2. In the search results list, right-click Command Prompt, and then click Run as Administrator.
  3. When you are prompted by User Account Control, click Continue.
  4. At the command prompt, type powercfg.exe /hibernate off, and then press Enter.
  5. Type exit, and then press Enter to close the Command Prompt window.

Tuesday, December 6, 2016

Bash Script Arugments

I write a lot of bash scripts. It's really out of laziness. Here is a script that allows parsing of specific arguments and passthrough of all other arguments. There are obviously many ways to do this but this is one of the ways that I've found to work best.

# Here is a boolean argument

# Here is an argument with a value

# Argument parsing.
for i in "$@"; do
  if [[ "$i" == ${ARG_NAME_1} ]]; then
  if [[ "$i" == ${ARG_NAME_2}* ]]; then
        ARG_VALUE_2 =${i:${#ARG_NAME_2}}

eval AppToLaunch $(IFS=$' '; echo "${ARGS[*]}")

Thursday, December 1, 2016

CAD for 3D Printing

I've been doing a lot of 3D printing with a Lulzbot Taz 5 lately and I've been working with lots of different CAD programs. I purchased ViaCAD and it's a pretty good program but it crashes once in a while and when it crashes, I loose the entire file, not just my work but the entire file! So I've been looking for an alternative. I run a Mac so I'd prefer to use something native to the platform rather than run a Windows VM. Here's a short list of the paid programs:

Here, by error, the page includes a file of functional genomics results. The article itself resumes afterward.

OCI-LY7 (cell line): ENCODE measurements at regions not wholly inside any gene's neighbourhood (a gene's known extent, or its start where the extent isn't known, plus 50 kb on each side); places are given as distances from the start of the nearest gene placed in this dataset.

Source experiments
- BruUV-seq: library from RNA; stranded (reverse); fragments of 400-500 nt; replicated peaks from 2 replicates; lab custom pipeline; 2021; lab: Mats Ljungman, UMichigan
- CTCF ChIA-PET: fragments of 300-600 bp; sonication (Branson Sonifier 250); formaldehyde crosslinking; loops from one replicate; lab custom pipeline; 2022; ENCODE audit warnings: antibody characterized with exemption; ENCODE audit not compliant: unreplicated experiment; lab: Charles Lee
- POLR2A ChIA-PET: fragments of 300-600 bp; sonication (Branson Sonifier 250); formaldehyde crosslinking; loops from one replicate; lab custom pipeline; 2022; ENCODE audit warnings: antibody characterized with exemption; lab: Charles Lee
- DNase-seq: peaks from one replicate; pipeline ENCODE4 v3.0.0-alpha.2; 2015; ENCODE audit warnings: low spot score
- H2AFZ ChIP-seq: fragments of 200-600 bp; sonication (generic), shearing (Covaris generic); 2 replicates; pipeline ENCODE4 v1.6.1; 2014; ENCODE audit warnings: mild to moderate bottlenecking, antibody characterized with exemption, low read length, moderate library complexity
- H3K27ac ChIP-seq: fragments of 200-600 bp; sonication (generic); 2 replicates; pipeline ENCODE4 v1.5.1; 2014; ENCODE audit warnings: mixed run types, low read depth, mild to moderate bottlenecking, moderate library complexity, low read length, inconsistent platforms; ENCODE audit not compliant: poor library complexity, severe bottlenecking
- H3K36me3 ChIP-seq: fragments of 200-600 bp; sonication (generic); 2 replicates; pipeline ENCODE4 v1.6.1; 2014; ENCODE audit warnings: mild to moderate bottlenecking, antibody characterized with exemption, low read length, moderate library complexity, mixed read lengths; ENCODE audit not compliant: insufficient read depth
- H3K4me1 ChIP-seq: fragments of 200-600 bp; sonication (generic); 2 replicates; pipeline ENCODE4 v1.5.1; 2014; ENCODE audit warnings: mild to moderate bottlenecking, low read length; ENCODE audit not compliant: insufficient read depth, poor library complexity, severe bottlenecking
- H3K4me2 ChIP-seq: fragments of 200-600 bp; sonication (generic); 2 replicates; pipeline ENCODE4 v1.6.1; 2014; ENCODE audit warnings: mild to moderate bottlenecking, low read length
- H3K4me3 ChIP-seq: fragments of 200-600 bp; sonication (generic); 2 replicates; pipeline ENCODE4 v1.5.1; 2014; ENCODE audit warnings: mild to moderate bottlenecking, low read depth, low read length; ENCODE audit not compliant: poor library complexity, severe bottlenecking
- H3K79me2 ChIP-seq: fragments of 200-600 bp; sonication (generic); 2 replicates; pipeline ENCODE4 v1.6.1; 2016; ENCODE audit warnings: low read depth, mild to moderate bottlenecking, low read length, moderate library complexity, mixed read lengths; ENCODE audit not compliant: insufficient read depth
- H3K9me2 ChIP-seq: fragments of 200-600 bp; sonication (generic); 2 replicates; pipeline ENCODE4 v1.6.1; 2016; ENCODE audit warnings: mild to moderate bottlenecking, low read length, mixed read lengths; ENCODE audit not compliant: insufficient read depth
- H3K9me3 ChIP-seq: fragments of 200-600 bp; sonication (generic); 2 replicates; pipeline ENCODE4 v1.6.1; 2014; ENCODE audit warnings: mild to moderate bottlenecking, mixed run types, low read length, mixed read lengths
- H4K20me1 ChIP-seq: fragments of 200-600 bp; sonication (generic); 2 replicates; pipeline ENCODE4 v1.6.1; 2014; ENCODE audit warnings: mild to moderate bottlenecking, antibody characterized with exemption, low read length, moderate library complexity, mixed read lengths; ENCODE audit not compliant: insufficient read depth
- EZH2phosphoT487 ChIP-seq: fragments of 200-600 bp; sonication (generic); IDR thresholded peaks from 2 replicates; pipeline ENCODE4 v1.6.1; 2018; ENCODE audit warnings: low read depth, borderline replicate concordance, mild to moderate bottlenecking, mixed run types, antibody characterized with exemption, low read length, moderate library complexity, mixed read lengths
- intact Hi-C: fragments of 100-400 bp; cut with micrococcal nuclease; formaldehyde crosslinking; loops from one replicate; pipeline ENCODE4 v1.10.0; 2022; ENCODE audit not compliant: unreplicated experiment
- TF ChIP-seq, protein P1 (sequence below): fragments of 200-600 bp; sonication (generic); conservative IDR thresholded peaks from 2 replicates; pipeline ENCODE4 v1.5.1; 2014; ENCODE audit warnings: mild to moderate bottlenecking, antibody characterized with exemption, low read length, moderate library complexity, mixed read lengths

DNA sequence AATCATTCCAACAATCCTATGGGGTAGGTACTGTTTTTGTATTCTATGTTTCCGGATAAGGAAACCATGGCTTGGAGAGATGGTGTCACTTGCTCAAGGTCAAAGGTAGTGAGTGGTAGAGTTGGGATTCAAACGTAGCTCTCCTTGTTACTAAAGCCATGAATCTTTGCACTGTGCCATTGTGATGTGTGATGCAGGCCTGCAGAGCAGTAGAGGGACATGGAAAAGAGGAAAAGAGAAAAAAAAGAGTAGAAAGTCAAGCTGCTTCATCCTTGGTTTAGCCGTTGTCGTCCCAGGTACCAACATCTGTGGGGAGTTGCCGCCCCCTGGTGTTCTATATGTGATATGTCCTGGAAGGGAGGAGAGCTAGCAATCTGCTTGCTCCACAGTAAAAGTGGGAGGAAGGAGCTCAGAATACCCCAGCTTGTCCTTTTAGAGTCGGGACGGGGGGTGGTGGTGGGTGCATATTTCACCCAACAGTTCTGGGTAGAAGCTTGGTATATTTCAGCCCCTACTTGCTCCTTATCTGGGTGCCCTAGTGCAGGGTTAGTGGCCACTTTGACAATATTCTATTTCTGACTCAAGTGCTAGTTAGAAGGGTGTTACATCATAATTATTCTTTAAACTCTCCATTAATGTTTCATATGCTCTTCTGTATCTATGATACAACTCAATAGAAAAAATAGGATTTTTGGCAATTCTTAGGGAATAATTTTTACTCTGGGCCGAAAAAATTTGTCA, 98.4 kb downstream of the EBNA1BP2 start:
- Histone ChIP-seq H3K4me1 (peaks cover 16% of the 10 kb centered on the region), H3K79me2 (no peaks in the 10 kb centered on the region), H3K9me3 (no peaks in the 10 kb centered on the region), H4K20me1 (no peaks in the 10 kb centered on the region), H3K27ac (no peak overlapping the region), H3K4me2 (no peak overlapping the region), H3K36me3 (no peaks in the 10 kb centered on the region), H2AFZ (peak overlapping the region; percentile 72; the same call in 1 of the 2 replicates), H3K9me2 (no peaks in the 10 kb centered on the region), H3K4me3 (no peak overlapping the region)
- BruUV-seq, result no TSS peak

• SolidWorks
  • Inventor
  • Rhino
  • Fusion360
  • Moment of Inspiration
  • SketchUp
  • Metasequoia
SolidWorks is by far the industry standard. If you pickup any product most likely it's been designed with SolidWorks. But it's expensive. Very expensive. Inventor is Auto Desk's version of solid works with about 20% of the market. It's good, but also expensive. Rhino is pretty darn good but they made a huge user interface change in the last few years making it terrible in my opinion. It isn't exactly inexpensive either. Fusion360 is a much less expensive cloud version of Inventor with less features and a monthly fee. Moment of Inspiration is $300. I actually rather like it but it is limited. On Mac it uses Wine which is less than ideal for a $300 piece of software in my opinion. SketchUp is both free and paid, but if you want to generate STL files you need the paid version. SketchUp is really good at architectural drawings but not good to non-geometric stuff. In order to get good prints from SketchUp you have to create your model really big and then scale it down. Even doing this you'll get funny odd jagged edges.

Now for the free stuff:
  • FreeCAD
  • LibreCAD
  • OpenSCAD
  • 123 Design
  • Antimony
  • TinkerCAD
Antimony has an interesting user interface. I'll keep my eye on it but it isn't usable. TinkerCAD is good for kids. LibreCAD and FreeCAD are powerful but extremely difficult to work with in my opinion. As it is I tend to build things in either 123 Design or OpenSCAD. I'll post more about 123 Design or OpenSCAD later.

Wednesday, November 30, 2016

Holloween 2016 - Harry Potter

In Halloween tradition we did another Halloween trick-or-treat garage. I did an mini Maker's Fair showing off the stuff that I build. I 3D Printed over 200 LED candles and suspended them over my driveway. I made a wand that actually did stuff although this video doesn't show it. I have a self stirring spoon, moving pictures, walls that look like stained glass, Dumbledoor's Chair and lots and lots of other small details. Leave a note in the comments if you have any questions or cool Harry Potter projects you want to share or just want to ask how I did something. If I get time I'll post some how to's but let me know if you're interested so I know what to focus on.

Tuesday, October 18, 2016